• Whilst I agree with David Cameron's sentiments that people need to take more responsibility, I am concerned about the underlying message of favouring profit over health. I would prefer the UK to lose its G8 status if keeping it is at the cost of the welfare and safety of our children, the elderly and the infirm. That price is too high. As a nation, we should not be sacrificing health and lives in the pursuit of wealth.

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    Mathew Westhorpe

    Wednesday, October 10, 2012

  • He admitted the Coalition's economic policies have failed but failed to sack the architect of his woes, George Osborne, when he had the chance.He is a millstone around Cameron's neck.

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    Peter Watson

    Wednesday, October 10, 2012

  • BG "How we got in this mess..."? See my letter Monday October 2012: New Labour cross-dressing as Tories, and Tories staying Stumm for 13 years in Opposition... apart from advocating even LIGHTER-touch regulation. THAT's how we got in this mess, BG. A plague on both their houses... :-(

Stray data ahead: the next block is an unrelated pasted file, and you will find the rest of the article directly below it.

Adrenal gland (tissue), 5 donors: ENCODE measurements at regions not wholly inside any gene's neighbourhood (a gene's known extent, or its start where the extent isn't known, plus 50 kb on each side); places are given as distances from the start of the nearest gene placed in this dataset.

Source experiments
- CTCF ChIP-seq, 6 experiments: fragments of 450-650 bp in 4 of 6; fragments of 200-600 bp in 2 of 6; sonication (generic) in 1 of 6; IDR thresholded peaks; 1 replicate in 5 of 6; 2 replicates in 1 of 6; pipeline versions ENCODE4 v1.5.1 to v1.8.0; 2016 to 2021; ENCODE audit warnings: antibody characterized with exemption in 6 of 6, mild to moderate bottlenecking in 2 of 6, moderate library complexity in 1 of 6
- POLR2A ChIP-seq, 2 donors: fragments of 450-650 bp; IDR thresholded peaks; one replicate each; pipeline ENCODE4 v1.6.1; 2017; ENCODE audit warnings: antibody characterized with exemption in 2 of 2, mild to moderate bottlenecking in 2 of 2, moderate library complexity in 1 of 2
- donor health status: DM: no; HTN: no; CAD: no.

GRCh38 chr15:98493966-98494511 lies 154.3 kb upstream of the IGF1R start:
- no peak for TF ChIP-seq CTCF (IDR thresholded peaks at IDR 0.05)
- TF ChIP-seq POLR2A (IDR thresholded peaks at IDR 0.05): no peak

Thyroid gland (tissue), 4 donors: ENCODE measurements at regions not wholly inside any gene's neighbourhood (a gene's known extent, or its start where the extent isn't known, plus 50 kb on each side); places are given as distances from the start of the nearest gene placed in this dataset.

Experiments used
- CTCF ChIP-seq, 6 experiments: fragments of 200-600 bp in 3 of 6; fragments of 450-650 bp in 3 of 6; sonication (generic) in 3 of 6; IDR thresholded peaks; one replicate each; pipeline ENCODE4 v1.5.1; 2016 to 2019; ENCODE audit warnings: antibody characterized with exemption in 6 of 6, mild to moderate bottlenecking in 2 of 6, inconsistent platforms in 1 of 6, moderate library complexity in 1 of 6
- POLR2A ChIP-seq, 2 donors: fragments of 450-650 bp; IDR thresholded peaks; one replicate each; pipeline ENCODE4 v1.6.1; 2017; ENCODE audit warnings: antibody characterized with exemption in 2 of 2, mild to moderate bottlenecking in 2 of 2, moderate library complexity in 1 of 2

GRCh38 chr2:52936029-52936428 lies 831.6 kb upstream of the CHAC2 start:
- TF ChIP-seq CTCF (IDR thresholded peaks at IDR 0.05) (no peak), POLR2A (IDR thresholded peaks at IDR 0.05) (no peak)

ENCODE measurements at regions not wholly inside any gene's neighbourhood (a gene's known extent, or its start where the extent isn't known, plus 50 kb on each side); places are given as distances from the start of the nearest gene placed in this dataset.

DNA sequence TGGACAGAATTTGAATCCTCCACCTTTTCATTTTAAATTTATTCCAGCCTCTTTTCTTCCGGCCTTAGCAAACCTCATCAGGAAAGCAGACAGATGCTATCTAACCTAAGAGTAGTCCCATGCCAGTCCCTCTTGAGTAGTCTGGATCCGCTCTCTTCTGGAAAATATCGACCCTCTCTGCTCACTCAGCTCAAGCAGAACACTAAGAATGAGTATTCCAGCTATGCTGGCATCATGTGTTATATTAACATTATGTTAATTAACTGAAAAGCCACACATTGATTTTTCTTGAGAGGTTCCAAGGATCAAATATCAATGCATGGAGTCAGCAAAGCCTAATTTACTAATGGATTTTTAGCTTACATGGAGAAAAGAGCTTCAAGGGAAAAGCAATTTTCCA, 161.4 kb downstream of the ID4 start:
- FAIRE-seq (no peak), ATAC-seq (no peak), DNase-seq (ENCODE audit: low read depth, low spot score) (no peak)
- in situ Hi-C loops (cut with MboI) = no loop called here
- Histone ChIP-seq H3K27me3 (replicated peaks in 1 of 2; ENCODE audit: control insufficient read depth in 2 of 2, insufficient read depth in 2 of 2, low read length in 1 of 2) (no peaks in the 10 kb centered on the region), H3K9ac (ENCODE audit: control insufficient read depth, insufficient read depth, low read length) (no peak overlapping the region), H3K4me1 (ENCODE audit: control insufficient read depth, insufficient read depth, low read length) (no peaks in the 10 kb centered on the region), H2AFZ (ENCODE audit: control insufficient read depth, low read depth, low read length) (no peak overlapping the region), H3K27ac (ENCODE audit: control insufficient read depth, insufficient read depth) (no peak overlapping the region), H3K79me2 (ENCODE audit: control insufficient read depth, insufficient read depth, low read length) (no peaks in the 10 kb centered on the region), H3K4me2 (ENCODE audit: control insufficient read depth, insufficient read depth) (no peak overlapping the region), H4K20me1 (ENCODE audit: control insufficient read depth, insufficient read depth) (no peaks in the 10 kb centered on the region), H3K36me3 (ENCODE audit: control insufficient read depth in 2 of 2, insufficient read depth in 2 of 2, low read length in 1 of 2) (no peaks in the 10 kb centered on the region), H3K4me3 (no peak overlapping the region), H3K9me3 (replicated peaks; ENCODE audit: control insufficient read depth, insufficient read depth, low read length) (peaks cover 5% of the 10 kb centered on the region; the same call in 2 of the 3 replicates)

Report this comment

    martin wallis

    Thursday, October 11, 2012

  • Undoubtedly, David Cameron's poorest hour. A speech that used his dead, disabled son as a political platform on which to justify the taking away of Disability Living Allowance for the poorest and most vulnerable in the country; that claimed they were not cutting the NHS while simultaneously cutting millions from its budget; that criticised 'intellectuals' while claiming to be the party of education. He has, I fear, now lost all credibility.

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    Cliff James

    Thursday, October 11, 2012

  • Following Ed`s hour and a bit diatribe about nothing in particular, which included a few distortions of the truth about our tax system, DC got it about right. Not a brilliant speech but one that everyone could understand. How we got in this mess, where we are now and what still needs to be done. I thought he struck the right tone.

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    BG

    Wednesday, October 10, 2012